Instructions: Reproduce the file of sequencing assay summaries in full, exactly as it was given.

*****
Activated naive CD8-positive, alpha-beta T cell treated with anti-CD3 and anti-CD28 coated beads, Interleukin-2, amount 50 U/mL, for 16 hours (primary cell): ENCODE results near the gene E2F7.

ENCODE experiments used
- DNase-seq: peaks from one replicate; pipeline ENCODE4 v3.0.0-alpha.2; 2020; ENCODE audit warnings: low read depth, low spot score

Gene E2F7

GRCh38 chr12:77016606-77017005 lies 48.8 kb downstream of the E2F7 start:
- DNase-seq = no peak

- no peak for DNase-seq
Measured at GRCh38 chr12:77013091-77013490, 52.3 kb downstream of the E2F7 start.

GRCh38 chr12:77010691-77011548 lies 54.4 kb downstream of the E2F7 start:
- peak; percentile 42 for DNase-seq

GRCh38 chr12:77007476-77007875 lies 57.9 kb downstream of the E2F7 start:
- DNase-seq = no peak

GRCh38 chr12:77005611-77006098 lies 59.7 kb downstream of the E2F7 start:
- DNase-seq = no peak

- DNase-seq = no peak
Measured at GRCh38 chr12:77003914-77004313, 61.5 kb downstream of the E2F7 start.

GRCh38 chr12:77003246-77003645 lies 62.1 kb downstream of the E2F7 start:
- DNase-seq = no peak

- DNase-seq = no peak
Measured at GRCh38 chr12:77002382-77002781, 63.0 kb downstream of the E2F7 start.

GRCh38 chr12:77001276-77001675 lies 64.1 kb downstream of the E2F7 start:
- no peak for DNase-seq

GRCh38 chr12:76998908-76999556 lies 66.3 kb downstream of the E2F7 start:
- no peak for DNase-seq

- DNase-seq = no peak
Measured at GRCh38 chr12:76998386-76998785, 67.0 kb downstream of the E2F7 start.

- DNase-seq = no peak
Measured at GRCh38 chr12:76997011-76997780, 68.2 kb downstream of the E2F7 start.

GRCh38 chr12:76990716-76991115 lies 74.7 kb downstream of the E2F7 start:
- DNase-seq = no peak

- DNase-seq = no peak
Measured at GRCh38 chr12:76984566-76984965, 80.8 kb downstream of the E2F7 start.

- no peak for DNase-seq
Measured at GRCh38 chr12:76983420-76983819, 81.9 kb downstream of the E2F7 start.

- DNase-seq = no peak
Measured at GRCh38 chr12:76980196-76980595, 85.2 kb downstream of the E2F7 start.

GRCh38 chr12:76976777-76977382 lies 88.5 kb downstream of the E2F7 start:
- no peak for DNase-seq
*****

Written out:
Activated naive CD8-positive, alpha-beta T cell treated with anti-CD3 and anti-CD28 coated beads, Interleukin-2, amount 50 U/mL, for 16 hours (primary cell): ENCODE results near the gene E2F7.

ENCODE experiments used
- DNase-seq: peaks from one replicate; pipeline ENCODE4 v3.0.0-alpha.2; 2020; ENCODE audit warnings: low read depth, low spot score

Gene E2F7

GRCh38 chr12:77016606-77017005 lies 48.8 kb downstream of the E2F7 start:
- DNase-seq = no peak

- no peak for DNase-seq
Measured at GRCh38 chr12:77013091-77013490, 52.3 kb downstream of the E2F7 start.

GRCh38 chr12:77010691-77011548 lies 54.4 kb downstream of the E2F7 start:
- peak; percentile 42 for DNase-seq

GRCh38 chr12:77007476-77007875 lies 57.9 kb downstream of the E2F7 start:
- DNase-seq = no peak

GRCh38 chr12:77005611-77006098 lies 59.7 kb downstream of the E2F7 start:
- DNase-seq = no peak

- DNase-seq = no peak
Measured at GRCh38 chr12:77003914-77004313, 61.5 kb downstream of the E2F7 start.

GRCh38 chr12:77003246-77003645 lies 62.1 kb downstream of the E2F7 start:
- DNase-seq = no peak

- DNase-seq = no peak
Measured at GRCh38 chr12:77002382-77002781, 63.0 kb downstream of the E2F7 start.

GRCh38 chr12:77001276-77001675 lies 64.1 kb downstream of the E2F7 start:
- no peak for DNase-seq

GRCh38 chr12:76998908-76999556 lies 66.3 kb downstream of the E2F7 start:
- no peak for DNase-seq

- DNase-seq = no peak
Measured at GRCh38 chr12:76998386-76998785, 67.0 kb downstream of the E2F7 start.

- DNase-seq = no peak
Measured at GRCh38 chr12:76997011-76997780, 68.2 kb downstream of the E2F7 start.

GRCh38 chr12:76990716-76991115 lies 74.7 kb downstream of the E2F7 start:
- DNase-seq = no peak

- DNase-seq = no peak
Measured at GRCh38 chr12:76984566-76984965, 80.8 kb downstream of the E2F7 start.

- no peak for DNase-seq
Measured at GRCh38 chr12:76983420-76983819, 81.9 kb downstream of the E2F7 start.

- DNase-seq = no peak
Measured at GRCh38 chr12:76980196-76980595, 85.2 kb downstream of the E2F7 start.

GRCh38 chr12:76976777-76977382 lies 88.5 kb downstream of the E2F7 start:
- no peak for DNase-seq